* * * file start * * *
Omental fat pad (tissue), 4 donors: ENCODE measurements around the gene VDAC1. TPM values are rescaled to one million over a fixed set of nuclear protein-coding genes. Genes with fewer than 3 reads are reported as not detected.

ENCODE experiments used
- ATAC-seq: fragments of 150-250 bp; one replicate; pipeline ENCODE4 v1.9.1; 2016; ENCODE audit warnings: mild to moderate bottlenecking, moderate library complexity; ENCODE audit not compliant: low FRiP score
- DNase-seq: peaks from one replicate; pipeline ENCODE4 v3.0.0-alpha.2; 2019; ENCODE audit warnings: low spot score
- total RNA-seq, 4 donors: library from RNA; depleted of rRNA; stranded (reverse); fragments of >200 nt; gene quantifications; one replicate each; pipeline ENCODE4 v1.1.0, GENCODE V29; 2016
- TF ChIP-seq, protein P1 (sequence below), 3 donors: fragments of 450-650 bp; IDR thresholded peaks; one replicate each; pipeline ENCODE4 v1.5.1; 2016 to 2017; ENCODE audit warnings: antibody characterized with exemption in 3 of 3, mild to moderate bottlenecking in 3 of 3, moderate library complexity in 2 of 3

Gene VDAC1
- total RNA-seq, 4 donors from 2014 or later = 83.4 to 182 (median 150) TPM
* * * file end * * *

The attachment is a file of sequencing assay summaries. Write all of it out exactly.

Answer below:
Omental fat pad (tissue), 4 donors: ENCODE measurements around the gene VDAC1. TPM values are rescaled to one million over a fixed set of nuclear protein-coding genes. Genes with fewer than 3 reads are reported as not detected.

ENCODE experiments used
- ATAC-seq: fragments of 150-250 bp; one replicate; pipeline ENCODE4 v1.9.1; 2016; ENCODE audit warnings: mild to moderate bottlenecking, moderate library complexity; ENCODE audit not compliant: low FRiP score
- DNase-seq: peaks from one replicate; pipeline ENCODE4 v3.0.0-alpha.2; 2019; ENCODE audit warnings: low spot score
- total RNA-seq, 4 donors: library from RNA; depleted of rRNA; stranded (reverse); fragments of >200 nt; gene quantifications; one replicate each; pipeline ENCODE4 v1.1.0, GENCODE V29; 2016
- TF ChIP-seq, protein P1 (sequence below), 3 donors: fragments of 450-650 bp; IDR thresholded peaks; one replicate each; pipeline ENCODE4 v1.5.1; 2016 to 2017; ENCODE audit warnings: antibody characterized with exemption in 3 of 3, mild to moderate bottlenecking in 3 of 3, moderate library complexity in 2 of 3

Gene VDAC1
- total RNA-seq, 4 donors from 2014 or later = 83.4 to 182 (median 150) TPM